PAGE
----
All the New Forest related activities, such as the New Forest pony showing classes, are scheduled for the Wednesday, which harks back to the time when the show was a one-day event. Wednesday was early closing day in the district and by holding the show on this day organisers could expect a greater local attendance. In times past the show was held at Bartley Cross and entrance to the first show was charged at two shillings and four pence. The show was an immediate success, which eventually required it to move to the present, more accommodating location. Even from its earliest days, the show has been a popular local event and now attracts crowds from across the region. I got into conversation with one of the show organisers, an impressive-looking gentleman wearing a smart suit, Show Society tie, and bowler hat, who confessed to me that as a boy he used to cycle to the ground and enter on a ‘hedge ticket’, which involved gaining access via a suitable and unobserved hole in the fence. He wasn’t the only one. Many of the more senior patrons of the show – all now fine upstanding members of the community, I hasten to add – had similar stories to tell of how they had dodged paying for a ticket by one means or another, when they were children. I think it must have been a right of passage for a former generation – if you’ll excuse the pun. Security arrangements have improved vastly since then of course, but more than that; the New Forest Agricultural Show Society has been a registered charity since 1992, which means that by buying a ticket you are also supporting a very worthy cause. Dates for your diary: next year’s New Forest & Hampshire County Show will be held from Tuesday 24th July to Thursday 26th July 2018.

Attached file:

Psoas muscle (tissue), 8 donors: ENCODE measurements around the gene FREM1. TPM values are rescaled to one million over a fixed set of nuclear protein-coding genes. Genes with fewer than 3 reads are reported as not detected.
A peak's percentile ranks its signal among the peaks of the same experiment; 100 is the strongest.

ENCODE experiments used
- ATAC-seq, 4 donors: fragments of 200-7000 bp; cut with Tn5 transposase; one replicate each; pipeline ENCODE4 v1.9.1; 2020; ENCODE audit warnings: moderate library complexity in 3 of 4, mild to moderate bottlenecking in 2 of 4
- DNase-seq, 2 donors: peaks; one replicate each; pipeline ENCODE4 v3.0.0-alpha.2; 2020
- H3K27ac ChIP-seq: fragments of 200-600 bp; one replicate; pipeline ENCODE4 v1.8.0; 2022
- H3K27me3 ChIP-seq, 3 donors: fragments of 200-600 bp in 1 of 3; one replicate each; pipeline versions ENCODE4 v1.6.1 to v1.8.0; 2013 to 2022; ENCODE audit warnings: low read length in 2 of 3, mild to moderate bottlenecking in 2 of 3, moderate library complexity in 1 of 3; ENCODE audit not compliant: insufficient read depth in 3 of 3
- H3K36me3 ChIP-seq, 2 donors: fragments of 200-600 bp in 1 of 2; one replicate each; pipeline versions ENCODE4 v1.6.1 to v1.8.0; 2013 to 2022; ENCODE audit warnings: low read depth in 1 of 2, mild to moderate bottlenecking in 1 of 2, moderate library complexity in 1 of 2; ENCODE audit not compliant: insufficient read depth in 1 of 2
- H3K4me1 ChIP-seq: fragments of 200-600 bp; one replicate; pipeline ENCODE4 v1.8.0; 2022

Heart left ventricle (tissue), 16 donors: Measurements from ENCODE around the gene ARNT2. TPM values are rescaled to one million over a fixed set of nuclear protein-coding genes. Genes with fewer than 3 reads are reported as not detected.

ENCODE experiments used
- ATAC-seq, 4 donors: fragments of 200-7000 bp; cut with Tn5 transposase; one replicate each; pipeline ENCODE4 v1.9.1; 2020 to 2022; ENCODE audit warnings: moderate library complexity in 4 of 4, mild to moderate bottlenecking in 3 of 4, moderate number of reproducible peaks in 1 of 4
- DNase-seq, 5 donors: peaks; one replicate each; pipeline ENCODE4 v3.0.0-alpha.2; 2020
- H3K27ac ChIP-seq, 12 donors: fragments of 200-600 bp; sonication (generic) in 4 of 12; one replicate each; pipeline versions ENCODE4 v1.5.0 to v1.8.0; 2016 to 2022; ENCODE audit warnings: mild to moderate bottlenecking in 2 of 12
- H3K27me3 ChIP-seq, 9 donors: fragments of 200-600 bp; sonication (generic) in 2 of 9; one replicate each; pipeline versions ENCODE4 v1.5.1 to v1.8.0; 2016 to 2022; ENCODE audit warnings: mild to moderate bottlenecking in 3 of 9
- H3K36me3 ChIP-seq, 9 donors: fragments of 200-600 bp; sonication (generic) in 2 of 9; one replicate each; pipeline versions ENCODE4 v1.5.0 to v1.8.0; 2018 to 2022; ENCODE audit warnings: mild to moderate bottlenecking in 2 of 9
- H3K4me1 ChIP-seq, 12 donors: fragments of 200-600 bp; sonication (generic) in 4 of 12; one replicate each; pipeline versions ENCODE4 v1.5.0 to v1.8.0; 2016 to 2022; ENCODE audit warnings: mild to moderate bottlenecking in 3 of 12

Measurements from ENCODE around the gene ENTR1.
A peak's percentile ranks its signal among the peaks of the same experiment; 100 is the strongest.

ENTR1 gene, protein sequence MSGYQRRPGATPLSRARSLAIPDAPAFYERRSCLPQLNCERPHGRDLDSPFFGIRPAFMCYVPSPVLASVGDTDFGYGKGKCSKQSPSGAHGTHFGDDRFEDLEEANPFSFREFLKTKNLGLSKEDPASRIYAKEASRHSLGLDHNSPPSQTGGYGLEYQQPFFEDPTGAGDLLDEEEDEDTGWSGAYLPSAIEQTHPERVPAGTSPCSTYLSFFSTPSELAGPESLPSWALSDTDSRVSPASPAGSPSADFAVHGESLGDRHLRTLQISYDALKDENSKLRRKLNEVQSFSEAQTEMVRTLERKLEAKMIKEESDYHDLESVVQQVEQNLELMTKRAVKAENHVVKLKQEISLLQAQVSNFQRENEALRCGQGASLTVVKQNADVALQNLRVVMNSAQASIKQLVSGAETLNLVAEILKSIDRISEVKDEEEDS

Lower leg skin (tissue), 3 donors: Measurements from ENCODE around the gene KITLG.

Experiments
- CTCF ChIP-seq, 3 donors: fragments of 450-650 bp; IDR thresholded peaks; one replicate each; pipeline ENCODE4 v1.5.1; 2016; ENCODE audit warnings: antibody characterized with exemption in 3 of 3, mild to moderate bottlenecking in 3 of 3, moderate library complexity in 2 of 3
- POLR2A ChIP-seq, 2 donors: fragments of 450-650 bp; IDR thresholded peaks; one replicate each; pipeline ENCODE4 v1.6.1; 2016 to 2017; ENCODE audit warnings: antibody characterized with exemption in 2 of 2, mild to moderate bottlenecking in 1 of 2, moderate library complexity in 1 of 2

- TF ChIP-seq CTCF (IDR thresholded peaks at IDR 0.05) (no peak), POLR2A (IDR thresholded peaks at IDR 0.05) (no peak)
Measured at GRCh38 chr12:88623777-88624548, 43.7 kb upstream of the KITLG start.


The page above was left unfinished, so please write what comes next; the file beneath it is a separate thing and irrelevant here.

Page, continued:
The New Forest & Hampshire County Show is now a popular regional event.